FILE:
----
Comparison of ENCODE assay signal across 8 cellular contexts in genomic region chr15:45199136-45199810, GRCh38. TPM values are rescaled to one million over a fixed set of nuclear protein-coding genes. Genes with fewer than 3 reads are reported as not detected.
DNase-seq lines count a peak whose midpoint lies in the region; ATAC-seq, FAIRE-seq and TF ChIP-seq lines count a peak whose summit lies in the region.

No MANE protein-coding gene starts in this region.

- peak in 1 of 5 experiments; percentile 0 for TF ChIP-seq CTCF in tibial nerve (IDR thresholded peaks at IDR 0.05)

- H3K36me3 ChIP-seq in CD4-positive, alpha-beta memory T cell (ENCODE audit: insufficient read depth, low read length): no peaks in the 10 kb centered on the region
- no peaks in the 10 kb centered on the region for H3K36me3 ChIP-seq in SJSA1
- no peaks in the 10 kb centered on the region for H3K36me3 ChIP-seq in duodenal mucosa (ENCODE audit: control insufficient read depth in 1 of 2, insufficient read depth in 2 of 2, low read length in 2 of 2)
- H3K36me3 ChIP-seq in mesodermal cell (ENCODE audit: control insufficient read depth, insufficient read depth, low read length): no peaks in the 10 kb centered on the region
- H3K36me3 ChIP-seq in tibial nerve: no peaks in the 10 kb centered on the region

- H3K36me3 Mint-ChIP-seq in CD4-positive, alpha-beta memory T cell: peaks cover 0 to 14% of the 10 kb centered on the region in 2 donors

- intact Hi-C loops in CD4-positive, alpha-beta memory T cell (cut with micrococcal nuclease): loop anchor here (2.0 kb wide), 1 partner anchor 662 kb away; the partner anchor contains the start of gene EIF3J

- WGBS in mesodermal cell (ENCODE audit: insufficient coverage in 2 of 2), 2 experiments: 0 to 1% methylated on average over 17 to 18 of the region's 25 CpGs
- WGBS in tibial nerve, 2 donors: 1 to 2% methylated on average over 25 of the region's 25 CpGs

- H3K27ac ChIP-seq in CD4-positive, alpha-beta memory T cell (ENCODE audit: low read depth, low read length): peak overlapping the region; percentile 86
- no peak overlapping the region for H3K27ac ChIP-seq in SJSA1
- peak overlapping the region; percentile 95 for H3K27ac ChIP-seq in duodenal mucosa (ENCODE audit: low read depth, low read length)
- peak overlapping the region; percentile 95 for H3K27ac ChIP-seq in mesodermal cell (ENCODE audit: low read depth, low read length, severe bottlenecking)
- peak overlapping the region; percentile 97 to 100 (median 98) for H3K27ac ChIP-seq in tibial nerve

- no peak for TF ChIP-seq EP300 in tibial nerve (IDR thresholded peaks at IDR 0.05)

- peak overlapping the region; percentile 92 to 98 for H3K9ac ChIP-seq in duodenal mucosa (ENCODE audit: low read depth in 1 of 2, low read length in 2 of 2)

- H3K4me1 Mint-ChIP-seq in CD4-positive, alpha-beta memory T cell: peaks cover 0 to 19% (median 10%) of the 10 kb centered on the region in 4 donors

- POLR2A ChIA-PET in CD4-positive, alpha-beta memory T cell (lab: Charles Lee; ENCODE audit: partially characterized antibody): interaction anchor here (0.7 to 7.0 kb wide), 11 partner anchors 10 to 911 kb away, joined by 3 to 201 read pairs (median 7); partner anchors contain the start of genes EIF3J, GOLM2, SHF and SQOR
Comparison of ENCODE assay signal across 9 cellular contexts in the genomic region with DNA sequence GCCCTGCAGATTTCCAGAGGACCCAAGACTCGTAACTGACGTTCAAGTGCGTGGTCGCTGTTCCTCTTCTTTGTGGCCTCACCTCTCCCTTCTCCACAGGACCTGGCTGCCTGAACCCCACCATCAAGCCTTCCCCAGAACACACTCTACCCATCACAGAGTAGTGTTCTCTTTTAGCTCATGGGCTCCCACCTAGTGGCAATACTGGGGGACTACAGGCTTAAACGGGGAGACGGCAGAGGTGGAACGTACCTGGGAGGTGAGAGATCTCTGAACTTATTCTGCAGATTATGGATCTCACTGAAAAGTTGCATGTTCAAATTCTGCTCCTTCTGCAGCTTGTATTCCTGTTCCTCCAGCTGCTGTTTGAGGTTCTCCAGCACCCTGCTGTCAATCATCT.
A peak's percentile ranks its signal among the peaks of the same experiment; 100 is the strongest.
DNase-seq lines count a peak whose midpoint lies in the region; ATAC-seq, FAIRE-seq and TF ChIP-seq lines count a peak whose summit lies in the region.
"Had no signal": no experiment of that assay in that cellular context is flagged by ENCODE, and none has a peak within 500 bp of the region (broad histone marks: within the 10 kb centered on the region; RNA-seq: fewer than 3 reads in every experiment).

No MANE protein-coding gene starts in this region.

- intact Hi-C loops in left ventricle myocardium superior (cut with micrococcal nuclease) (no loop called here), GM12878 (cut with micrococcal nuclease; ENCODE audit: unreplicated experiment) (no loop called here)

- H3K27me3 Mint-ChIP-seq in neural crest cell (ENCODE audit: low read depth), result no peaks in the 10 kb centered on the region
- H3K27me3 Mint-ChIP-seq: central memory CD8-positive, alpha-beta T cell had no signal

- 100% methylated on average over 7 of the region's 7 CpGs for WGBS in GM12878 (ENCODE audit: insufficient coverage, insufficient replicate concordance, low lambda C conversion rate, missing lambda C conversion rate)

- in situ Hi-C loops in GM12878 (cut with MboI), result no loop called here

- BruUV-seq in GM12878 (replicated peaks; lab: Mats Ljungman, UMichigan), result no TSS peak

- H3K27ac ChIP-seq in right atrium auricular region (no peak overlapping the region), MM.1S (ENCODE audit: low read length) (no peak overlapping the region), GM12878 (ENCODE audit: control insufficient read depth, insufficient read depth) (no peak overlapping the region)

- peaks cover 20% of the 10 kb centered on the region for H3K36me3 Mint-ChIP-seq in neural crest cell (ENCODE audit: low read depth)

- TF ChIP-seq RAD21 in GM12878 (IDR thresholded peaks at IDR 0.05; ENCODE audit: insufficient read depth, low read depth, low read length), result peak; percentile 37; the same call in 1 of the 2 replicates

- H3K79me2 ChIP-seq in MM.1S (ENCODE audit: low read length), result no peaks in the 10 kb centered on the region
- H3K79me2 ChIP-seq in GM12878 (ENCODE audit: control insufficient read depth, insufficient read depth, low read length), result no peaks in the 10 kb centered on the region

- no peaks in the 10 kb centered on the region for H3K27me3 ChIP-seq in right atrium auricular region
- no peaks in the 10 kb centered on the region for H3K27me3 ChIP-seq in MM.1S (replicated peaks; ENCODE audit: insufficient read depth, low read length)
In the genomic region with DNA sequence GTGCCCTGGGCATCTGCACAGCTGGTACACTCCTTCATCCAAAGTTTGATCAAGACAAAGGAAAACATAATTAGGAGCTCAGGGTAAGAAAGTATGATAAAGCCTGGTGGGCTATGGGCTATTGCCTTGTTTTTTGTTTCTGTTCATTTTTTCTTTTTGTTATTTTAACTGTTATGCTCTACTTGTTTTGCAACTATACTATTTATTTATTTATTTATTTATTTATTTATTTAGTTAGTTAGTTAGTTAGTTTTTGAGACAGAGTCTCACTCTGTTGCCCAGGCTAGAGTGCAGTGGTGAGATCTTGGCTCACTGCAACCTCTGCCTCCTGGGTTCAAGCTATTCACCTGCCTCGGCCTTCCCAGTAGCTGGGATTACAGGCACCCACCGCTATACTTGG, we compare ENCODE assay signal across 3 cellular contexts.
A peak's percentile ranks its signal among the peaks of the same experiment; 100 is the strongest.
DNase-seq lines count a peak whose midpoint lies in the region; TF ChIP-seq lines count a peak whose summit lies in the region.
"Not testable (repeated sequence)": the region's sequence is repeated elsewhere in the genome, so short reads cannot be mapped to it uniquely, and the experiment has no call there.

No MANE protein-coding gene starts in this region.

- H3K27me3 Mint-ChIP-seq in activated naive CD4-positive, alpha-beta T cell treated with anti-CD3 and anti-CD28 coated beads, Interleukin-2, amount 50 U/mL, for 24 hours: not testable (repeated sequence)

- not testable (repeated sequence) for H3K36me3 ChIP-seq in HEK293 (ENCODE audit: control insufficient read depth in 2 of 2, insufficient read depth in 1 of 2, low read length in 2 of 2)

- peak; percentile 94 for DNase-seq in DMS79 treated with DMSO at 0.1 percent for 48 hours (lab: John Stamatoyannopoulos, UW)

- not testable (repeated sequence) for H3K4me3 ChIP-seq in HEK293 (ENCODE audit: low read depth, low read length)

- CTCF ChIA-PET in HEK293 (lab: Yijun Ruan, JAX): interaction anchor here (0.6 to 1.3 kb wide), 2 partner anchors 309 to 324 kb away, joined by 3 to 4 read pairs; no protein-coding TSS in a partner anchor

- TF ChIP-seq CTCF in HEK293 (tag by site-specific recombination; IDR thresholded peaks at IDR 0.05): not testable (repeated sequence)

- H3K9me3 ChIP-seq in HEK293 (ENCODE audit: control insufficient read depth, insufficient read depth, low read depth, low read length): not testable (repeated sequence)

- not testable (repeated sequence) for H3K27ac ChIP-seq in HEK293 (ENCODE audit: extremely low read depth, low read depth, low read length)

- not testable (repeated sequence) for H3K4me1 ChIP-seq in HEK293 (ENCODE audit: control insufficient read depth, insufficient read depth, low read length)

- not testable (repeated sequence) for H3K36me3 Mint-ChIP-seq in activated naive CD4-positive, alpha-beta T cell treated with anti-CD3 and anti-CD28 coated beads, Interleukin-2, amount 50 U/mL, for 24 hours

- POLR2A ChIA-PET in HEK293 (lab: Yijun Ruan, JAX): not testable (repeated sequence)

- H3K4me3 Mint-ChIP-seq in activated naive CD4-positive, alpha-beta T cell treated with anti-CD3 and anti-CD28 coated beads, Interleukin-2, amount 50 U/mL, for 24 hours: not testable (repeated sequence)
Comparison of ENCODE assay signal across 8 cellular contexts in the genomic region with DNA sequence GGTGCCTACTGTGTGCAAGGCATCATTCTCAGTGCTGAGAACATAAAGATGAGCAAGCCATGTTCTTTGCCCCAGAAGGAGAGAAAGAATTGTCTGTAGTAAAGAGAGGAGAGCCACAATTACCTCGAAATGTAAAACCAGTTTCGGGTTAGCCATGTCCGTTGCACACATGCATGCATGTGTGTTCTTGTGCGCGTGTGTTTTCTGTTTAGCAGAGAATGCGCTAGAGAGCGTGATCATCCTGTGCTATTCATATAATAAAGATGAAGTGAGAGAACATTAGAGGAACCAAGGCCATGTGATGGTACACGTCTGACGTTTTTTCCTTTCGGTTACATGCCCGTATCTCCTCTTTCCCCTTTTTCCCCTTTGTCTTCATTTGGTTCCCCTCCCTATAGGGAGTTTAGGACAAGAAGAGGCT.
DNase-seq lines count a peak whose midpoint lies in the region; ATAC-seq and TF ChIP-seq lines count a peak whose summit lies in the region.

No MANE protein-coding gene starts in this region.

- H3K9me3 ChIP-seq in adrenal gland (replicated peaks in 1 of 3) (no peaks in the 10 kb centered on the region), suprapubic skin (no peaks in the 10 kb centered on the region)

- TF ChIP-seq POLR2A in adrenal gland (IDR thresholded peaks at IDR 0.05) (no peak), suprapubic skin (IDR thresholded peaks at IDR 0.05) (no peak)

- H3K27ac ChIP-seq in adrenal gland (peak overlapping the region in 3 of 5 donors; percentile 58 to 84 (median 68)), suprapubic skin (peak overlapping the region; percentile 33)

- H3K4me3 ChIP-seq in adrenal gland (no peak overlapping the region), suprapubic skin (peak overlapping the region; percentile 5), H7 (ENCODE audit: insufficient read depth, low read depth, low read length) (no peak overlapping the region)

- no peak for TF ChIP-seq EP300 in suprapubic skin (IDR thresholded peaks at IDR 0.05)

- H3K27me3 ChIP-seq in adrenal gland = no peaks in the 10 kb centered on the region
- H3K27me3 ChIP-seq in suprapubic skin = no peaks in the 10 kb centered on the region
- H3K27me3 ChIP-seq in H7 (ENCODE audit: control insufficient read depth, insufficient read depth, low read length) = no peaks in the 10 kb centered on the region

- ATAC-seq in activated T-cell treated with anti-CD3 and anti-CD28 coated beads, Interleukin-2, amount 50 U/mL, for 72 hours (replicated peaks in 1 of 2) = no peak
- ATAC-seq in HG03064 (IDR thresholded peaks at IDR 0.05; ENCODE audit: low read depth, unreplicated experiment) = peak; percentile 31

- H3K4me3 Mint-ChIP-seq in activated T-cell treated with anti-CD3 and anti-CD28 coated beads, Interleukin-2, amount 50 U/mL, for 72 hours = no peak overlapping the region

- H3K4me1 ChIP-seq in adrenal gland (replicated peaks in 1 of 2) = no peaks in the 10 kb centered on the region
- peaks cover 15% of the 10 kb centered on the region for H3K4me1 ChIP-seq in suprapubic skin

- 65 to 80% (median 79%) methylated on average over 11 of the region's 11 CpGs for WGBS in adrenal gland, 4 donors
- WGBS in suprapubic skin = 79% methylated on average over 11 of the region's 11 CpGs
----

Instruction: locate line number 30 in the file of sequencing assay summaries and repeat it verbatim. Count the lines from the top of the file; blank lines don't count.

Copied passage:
- H3K27me3 Mint-ChIP-seq: central memory CD8-positive, alpha-beta T cell had no signal